I'm the proud owner of 3 Liogier handle maker's rasps that are stitched with 9, 12 and 15. They beat all, what I ever have worked with before. I want to make a video that shows the shaping of a saw handle whith these rasps. Due to some current health issues that will take some time though.

Klaus
 

James C

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Thanks for the information Klaus, I'm definitely sold on buying decent quality tools.

With a small potential tax rebate coming my way I might be able to get some in, with maybe another tool or two..... or several. :D
 

woodbrains

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Hello,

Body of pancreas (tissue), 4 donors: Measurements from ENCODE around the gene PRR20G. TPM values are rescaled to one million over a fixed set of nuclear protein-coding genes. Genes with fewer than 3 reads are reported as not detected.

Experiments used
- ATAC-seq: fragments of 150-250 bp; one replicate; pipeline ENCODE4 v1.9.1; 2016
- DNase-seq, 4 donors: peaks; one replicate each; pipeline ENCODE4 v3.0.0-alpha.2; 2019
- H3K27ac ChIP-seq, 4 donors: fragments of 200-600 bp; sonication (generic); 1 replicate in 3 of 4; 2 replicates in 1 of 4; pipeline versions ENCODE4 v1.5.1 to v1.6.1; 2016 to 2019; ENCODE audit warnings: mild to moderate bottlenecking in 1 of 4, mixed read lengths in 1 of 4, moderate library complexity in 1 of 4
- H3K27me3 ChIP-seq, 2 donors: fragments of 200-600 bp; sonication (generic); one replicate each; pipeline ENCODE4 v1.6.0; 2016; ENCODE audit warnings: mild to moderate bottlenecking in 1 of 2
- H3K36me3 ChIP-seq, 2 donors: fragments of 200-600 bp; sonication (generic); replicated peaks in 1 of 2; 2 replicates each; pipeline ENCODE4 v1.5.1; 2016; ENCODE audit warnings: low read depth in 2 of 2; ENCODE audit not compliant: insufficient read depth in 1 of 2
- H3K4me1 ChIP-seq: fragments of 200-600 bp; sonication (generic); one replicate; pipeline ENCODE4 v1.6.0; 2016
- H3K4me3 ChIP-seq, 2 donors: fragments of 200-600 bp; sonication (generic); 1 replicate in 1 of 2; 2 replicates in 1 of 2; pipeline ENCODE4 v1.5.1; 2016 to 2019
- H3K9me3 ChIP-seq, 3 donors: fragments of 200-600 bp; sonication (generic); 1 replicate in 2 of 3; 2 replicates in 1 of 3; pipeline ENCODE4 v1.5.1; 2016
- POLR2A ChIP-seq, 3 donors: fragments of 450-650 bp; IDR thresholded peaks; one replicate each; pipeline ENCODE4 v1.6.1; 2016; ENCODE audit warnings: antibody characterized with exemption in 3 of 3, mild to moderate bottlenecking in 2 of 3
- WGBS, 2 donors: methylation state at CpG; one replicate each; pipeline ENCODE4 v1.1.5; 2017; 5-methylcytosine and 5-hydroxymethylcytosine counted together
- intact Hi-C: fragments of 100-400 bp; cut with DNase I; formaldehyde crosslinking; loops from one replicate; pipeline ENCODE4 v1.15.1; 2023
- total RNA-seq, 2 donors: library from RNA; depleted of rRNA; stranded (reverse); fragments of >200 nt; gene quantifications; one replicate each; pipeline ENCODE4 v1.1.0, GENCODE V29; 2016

I've not been a big user of rasps in the past, but got a WH cabinet rasp to give them a go (have used awful machine made ones in the past and only recently researched into better examples).

What sort of life expectancy should we see from a good rasp? Obviously they cannot be resharpened, but surely the stitches cannot last for ever. Is the steel file hard? I'm guessing slightly less so, as the stitches could break off if the steel was brittle. In which case, I would imagine there could be noticable wear on the tool. This would make me think twice about spending £80 and above for an Auriou.

Mike.